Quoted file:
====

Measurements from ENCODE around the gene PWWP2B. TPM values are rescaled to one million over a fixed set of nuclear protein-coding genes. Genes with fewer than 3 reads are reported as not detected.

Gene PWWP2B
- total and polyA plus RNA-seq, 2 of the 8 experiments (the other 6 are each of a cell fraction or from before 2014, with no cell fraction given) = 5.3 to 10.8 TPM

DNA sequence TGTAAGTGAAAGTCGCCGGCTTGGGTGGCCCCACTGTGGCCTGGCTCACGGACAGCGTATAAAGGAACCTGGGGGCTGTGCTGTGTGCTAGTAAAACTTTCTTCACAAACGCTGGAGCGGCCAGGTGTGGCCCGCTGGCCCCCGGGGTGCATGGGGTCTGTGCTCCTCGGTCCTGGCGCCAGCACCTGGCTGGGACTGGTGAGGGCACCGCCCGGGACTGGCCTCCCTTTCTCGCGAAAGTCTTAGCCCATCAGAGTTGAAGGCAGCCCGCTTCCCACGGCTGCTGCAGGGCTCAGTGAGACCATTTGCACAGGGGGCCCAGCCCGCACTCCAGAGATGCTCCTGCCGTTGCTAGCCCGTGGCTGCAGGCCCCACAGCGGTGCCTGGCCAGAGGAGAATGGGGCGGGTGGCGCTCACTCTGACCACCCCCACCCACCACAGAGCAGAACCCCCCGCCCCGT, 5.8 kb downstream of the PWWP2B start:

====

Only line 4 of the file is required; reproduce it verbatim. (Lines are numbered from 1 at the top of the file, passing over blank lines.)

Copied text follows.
DNA sequence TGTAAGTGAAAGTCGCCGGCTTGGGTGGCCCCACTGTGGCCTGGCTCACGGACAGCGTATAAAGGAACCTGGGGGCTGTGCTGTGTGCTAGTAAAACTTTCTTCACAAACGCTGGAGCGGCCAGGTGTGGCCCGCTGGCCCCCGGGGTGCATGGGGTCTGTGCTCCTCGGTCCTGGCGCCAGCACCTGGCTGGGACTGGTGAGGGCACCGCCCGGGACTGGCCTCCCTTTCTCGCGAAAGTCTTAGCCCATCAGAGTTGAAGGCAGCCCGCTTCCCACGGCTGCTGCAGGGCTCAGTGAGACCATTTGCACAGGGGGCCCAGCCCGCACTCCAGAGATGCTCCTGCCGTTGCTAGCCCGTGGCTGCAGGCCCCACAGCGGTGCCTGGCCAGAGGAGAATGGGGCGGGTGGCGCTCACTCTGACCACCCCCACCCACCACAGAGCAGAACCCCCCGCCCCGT, 5.8 kb downstream of the PWWP2B start: